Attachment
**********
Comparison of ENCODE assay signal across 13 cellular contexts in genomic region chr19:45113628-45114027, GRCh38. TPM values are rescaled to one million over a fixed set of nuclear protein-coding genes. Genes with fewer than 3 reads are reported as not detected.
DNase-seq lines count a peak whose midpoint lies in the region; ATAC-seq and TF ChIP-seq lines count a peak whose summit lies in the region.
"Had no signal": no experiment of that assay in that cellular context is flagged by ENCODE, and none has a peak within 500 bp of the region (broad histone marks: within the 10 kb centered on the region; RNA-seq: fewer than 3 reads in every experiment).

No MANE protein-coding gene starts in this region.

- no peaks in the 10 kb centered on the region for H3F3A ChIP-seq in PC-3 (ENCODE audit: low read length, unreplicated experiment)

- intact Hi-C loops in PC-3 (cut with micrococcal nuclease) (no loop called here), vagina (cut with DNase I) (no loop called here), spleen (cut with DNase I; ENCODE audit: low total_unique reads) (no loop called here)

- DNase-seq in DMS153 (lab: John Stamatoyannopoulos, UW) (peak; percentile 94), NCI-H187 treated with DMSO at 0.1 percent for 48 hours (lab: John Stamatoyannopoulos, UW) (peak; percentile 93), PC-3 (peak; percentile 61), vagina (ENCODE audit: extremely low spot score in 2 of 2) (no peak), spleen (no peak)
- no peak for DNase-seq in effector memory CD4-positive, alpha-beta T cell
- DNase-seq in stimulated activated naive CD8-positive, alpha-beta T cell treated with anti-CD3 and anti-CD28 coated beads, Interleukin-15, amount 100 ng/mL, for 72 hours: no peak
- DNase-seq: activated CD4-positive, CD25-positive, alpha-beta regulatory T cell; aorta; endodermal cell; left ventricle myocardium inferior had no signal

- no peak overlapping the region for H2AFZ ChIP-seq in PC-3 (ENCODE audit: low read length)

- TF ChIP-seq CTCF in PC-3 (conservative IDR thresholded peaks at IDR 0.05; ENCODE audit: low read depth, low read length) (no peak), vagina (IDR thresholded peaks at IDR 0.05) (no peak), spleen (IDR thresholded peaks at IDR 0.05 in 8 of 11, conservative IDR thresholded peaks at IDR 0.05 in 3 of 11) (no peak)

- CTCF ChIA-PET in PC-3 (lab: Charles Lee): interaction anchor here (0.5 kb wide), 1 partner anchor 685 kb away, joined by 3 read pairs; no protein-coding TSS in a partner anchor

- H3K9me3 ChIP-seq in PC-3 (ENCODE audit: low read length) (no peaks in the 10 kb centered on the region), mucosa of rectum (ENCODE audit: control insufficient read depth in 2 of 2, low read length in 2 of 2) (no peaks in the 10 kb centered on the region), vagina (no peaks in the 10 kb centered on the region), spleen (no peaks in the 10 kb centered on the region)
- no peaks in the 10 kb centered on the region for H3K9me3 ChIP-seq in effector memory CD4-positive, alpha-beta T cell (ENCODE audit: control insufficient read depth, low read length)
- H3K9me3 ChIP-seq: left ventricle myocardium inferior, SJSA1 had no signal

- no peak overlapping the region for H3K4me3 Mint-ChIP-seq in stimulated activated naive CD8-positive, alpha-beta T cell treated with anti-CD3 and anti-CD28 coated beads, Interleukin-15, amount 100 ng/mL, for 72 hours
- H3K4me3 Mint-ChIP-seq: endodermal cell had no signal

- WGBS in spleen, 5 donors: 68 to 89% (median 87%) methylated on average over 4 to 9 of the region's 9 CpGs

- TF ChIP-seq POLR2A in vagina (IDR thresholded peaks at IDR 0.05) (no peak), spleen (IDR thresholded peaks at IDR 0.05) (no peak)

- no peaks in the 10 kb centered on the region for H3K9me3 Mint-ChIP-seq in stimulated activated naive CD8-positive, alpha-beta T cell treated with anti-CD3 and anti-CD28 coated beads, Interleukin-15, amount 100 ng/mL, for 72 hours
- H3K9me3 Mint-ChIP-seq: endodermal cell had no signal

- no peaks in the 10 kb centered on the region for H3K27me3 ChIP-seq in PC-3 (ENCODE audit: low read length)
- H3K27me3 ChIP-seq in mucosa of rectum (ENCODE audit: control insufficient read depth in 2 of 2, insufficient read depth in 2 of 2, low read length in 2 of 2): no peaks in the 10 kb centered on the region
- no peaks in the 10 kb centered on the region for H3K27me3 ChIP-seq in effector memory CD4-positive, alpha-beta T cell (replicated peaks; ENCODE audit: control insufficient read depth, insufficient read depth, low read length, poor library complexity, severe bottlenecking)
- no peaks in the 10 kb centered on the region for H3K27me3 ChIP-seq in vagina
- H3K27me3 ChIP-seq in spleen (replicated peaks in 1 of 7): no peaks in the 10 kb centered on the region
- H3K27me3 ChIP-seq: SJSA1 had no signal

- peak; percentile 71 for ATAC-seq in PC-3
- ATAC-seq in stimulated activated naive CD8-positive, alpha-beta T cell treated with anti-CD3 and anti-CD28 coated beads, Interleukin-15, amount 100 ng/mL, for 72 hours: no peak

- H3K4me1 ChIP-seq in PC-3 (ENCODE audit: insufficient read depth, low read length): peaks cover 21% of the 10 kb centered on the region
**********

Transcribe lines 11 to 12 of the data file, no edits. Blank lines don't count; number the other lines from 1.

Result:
- no peak overlapping the region for H2AFZ ChIP-seq in PC-3 (ENCODE audit: low read length)

- TF ChIP-seq CTCF in PC-3 (conservative IDR thresholded peaks at IDR 0.05; ENCODE audit: low read depth, low read length) (no peak), vagina (IDR thresholded peaks at IDR 0.05) (no peak), spleen (IDR thresholded peaks at IDR 0.05 in 8 of 11, conservative IDR thresholded peaks at IDR 0.05 in 3 of 11) (no peak)